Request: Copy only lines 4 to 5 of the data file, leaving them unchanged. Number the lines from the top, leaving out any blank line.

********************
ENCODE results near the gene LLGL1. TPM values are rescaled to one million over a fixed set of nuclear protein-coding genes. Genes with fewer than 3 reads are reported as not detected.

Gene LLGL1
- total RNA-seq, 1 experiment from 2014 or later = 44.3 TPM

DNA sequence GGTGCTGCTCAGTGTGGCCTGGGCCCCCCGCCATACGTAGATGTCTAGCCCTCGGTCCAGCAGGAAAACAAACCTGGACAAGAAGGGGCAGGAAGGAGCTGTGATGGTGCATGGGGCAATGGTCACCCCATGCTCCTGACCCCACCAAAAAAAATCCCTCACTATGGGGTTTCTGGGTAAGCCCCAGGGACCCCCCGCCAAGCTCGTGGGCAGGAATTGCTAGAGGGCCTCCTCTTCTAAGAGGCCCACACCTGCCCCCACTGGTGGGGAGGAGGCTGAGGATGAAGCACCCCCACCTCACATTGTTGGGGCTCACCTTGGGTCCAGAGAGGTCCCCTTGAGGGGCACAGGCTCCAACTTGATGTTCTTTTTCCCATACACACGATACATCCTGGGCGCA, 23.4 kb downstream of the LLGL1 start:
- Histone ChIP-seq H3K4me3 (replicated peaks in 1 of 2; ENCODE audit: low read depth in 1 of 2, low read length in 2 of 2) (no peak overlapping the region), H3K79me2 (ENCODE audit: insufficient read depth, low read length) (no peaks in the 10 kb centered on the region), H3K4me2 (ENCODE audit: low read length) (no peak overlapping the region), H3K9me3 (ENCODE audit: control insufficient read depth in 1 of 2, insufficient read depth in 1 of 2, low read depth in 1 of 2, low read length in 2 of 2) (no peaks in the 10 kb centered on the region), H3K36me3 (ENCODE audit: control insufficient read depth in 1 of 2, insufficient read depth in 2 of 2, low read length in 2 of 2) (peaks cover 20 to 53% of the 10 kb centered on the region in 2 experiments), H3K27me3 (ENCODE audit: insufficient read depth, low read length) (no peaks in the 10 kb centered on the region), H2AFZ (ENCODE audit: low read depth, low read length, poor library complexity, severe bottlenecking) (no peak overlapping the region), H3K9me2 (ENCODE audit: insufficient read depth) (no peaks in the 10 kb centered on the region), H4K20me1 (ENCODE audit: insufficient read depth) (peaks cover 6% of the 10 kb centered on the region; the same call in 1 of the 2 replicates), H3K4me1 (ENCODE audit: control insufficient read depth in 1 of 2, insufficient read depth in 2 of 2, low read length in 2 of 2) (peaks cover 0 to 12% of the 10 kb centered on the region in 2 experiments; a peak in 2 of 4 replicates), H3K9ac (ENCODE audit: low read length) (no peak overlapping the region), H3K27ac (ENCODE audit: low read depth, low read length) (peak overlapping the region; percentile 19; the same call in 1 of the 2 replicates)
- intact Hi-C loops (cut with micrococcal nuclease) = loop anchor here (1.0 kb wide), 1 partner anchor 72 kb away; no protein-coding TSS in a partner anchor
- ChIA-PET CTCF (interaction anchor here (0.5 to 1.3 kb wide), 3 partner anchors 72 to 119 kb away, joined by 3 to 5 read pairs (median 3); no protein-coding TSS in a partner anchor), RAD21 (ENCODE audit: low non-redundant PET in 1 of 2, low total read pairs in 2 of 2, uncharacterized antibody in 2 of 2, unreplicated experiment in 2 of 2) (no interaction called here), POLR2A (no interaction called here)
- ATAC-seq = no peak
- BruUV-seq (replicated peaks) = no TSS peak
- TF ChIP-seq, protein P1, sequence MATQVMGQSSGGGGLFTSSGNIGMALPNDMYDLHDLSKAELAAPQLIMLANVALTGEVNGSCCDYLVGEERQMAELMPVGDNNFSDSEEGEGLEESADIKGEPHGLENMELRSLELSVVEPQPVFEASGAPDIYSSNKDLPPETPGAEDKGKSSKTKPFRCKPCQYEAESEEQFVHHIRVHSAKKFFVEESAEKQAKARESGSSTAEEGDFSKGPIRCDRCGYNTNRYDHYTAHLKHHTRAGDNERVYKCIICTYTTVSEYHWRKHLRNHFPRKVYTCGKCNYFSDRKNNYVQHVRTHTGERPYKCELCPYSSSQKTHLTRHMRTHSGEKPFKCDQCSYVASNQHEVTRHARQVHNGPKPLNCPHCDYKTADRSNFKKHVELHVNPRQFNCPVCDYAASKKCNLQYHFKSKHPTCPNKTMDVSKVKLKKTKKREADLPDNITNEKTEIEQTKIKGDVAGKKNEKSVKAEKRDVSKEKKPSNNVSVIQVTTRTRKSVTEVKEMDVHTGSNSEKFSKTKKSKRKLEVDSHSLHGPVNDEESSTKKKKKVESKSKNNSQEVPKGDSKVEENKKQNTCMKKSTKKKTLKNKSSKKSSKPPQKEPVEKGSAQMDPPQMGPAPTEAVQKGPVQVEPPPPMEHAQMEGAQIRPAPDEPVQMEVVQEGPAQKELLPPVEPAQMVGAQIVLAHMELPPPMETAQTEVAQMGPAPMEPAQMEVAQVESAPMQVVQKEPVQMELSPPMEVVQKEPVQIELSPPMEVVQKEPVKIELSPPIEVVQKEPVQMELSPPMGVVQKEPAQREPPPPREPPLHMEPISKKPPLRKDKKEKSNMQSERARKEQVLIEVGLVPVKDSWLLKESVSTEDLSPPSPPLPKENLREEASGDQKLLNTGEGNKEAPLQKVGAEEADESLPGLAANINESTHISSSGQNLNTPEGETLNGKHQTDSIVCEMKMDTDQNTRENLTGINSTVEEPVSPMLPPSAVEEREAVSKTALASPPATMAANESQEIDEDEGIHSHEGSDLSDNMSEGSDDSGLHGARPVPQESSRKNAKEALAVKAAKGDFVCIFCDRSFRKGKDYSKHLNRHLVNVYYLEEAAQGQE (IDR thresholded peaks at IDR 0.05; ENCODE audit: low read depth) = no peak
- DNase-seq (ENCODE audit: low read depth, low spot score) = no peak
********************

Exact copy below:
DNA sequence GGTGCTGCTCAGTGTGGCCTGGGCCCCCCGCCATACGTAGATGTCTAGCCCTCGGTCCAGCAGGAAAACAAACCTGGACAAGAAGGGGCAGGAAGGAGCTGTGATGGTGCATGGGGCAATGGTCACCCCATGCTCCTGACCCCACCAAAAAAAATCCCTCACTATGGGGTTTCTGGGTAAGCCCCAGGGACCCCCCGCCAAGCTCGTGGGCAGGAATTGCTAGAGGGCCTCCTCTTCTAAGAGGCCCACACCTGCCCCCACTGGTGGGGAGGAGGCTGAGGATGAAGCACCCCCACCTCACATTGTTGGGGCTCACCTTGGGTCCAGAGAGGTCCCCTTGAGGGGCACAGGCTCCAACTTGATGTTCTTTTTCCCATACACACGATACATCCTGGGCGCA, 23.4 kb downstream of the LLGL1 start:
- Histone ChIP-seq H3K4me3 (replicated peaks in 1 of 2; ENCODE audit: low read depth in 1 of 2, low read length in 2 of 2) (no peak overlapping the region), H3K79me2 (ENCODE audit: insufficient read depth, low read length) (no peaks in the 10 kb centered on the region), H3K4me2 (ENCODE audit: low read length) (no peak overlapping the region), H3K9me3 (ENCODE audit: control insufficient read depth in 1 of 2, insufficient read depth in 1 of 2, low read depth in 1 of 2, low read length in 2 of 2) (no peaks in the 10 kb centered on the region), H3K36me3 (ENCODE audit: control insufficient read depth in 1 of 2, insufficient read depth in 2 of 2, low read length in 2 of 2) (peaks cover 20 to 53% of the 10 kb centered on the region in 2 experiments), H3K27me3 (ENCODE audit: insufficient read depth, low read length) (no peaks in the 10 kb centered on the region), H2AFZ (ENCODE audit: low read depth, low read length, poor library complexity, severe bottlenecking) (no peak overlapping the region), H3K9me2 (ENCODE audit: insufficient read depth) (no peaks in the 10 kb centered on the region), H4K20me1 (ENCODE audit: insufficient read depth) (peaks cover 6% of the 10 kb centered on the region; the same call in 1 of the 2 replicates), H3K4me1 (ENCODE audit: control insufficient read depth in 1 of 2, insufficient read depth in 2 of 2, low read length in 2 of 2) (peaks cover 0 to 12% of the 10 kb centered on the region in 2 experiments; a peak in 2 of 4 replicates), H3K9ac (ENCODE audit: low read length) (no peak overlapping the region), H3K27ac (ENCODE audit: low read depth, low read length) (peak overlapping the region; percentile 19; the same call in 1 of the 2 replicates)